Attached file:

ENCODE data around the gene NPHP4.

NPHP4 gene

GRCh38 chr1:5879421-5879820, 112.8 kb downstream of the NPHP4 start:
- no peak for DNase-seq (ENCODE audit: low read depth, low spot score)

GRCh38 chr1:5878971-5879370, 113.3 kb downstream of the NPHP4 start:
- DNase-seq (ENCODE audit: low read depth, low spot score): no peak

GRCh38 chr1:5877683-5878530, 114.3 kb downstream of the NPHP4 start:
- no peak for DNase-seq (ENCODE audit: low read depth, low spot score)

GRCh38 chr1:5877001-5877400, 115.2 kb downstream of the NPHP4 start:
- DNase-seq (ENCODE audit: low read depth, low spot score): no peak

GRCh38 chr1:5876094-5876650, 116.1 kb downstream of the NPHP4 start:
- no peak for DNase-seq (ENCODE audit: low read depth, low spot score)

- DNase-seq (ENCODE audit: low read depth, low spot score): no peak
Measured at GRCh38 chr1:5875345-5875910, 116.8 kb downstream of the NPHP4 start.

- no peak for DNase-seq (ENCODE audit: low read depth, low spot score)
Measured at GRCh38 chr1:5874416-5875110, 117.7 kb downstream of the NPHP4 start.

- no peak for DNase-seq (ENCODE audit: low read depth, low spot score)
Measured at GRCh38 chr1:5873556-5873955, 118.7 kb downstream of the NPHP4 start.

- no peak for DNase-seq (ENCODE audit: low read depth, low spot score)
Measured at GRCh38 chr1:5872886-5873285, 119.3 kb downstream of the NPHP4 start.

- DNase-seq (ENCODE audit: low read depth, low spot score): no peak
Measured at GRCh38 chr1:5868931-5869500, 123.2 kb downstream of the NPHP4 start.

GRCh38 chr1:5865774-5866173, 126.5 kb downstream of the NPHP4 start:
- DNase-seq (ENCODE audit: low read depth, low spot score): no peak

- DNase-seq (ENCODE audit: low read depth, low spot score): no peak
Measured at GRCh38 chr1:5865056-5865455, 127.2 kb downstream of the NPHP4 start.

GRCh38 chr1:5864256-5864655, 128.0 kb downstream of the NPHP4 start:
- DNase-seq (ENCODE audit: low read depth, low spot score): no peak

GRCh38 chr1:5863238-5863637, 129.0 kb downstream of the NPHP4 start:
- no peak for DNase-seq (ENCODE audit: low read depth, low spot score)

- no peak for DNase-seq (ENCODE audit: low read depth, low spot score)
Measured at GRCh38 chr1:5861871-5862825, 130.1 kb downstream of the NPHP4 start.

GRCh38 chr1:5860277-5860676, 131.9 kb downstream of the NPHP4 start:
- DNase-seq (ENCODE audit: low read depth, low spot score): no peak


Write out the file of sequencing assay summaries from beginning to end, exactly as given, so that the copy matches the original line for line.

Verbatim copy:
ENCODE data around the gene NPHP4.

NPHP4 gene

GRCh38 chr1:5879421-5879820, 112.8 kb downstream of the NPHP4 start:
- no peak for DNase-seq (ENCODE audit: low read depth, low spot score)

GRCh38 chr1:5878971-5879370, 113.3 kb downstream of the NPHP4 start:
- DNase-seq (ENCODE audit: low read depth, low spot score): no peak

GRCh38 chr1:5877683-5878530, 114.3 kb downstream of the NPHP4 start:
- no peak for DNase-seq (ENCODE audit: low read depth, low spot score)

GRCh38 chr1:5877001-5877400, 115.2 kb downstream of the NPHP4 start:
- DNase-seq (ENCODE audit: low read depth, low spot score): no peak

GRCh38 chr1:5876094-5876650, 116.1 kb downstream of the NPHP4 start:
- no peak for DNase-seq (ENCODE audit: low read depth, low spot score)

- DNase-seq (ENCODE audit: low read depth, low spot score): no peak
Measured at GRCh38 chr1:5875345-5875910, 116.8 kb downstream of the NPHP4 start.

- no peak for DNase-seq (ENCODE audit: low read depth, low spot score)
Measured at GRCh38 chr1:5874416-5875110, 117.7 kb downstream of the NPHP4 start.

- no peak for DNase-seq (ENCODE audit: low read depth, low spot score)
Measured at GRCh38 chr1:5873556-5873955, 118.7 kb downstream of the NPHP4 start.

- no peak for DNase-seq (ENCODE audit: low read depth, low spot score)
Measured at GRCh38 chr1:5872886-5873285, 119.3 kb downstream of the NPHP4 start.

- DNase-seq (ENCODE audit: low read depth, low spot score): no peak
Measured at GRCh38 chr1:5868931-5869500, 123.2 kb downstream of the NPHP4 start.

GRCh38 chr1:5865774-5866173, 126.5 kb downstream of the NPHP4 start:
- DNase-seq (ENCODE audit: low read depth, low spot score): no peak

- DNase-seq (ENCODE audit: low read depth, low spot score): no peak
Measured at GRCh38 chr1:5865056-5865455, 127.2 kb downstream of the NPHP4 start.

GRCh38 chr1:5864256-5864655, 128.0 kb downstream of the NPHP4 start:
- DNase-seq (ENCODE audit: low read depth, low spot score): no peak

GRCh38 chr1:5863238-5863637, 129.0 kb downstream of the NPHP4 start:
- no peak for DNase-seq (ENCODE audit: low read depth, low spot score)

- no peak for DNase-seq (ENCODE audit: low read depth, low spot score)
Measured at GRCh38 chr1:5861871-5862825, 130.1 kb downstream of the NPHP4 start.

GRCh38 chr1:5860277-5860676, 131.9 kb downstream of the NPHP4 start:
- DNase-seq (ENCODE audit: low read depth, low spot score): no peak